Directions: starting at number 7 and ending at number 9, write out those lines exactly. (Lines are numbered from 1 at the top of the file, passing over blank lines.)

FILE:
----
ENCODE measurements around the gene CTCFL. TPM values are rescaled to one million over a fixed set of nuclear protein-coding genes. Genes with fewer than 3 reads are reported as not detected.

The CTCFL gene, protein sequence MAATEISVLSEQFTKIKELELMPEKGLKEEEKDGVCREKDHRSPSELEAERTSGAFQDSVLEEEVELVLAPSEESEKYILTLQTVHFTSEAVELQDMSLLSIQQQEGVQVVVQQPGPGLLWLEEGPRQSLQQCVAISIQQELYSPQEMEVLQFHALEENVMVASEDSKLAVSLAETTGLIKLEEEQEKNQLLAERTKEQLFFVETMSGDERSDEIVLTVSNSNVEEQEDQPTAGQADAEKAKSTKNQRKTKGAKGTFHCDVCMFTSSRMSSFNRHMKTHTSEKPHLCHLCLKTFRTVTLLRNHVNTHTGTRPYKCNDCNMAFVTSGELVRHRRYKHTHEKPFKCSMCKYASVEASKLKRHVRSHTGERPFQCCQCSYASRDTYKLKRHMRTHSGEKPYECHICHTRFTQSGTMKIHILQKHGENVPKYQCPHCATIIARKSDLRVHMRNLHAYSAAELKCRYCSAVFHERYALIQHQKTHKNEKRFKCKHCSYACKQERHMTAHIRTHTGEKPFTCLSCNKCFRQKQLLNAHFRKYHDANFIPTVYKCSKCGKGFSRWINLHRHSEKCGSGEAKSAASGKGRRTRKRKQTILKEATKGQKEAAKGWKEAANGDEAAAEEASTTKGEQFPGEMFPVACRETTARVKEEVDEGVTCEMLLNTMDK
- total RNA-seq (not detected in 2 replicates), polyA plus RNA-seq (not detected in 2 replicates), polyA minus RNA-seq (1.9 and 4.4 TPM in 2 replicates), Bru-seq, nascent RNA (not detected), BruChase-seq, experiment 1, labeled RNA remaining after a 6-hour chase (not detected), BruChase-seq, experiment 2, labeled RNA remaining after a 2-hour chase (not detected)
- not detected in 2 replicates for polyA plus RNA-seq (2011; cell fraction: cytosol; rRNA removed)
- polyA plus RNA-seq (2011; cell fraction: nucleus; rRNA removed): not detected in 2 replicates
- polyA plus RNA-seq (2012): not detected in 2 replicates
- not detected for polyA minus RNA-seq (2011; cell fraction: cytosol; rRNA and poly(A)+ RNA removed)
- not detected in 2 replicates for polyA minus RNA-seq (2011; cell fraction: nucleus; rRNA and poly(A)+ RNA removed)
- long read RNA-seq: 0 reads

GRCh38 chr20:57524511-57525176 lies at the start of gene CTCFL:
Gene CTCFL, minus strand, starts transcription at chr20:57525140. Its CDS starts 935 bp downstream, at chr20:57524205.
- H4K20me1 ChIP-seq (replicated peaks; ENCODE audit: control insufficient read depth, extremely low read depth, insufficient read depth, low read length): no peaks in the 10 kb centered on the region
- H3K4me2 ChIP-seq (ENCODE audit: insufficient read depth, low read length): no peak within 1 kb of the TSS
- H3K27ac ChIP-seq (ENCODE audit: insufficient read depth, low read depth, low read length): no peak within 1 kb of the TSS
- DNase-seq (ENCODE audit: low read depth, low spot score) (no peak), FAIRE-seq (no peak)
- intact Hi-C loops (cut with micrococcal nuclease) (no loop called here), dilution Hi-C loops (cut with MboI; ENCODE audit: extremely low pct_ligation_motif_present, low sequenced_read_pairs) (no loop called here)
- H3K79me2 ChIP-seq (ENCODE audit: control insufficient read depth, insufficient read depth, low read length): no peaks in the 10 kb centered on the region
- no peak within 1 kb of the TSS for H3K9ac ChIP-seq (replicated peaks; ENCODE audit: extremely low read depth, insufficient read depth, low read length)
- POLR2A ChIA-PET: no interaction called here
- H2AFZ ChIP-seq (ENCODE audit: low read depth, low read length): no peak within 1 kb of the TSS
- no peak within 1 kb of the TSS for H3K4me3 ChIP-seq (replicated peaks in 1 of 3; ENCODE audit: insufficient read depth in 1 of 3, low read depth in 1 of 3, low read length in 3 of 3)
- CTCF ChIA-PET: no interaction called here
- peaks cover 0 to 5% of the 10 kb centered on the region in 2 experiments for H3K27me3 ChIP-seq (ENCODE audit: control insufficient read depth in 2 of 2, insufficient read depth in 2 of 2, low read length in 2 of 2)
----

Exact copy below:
- not detected for polyA minus RNA-seq (2011; cell fraction: cytosol; rRNA and poly(A)+ RNA removed)
- not detected in 2 replicates for polyA minus RNA-seq (2011; cell fraction: nucleus; rRNA and poly(A)+ RNA removed)
- long read RNA-seq: 0 reads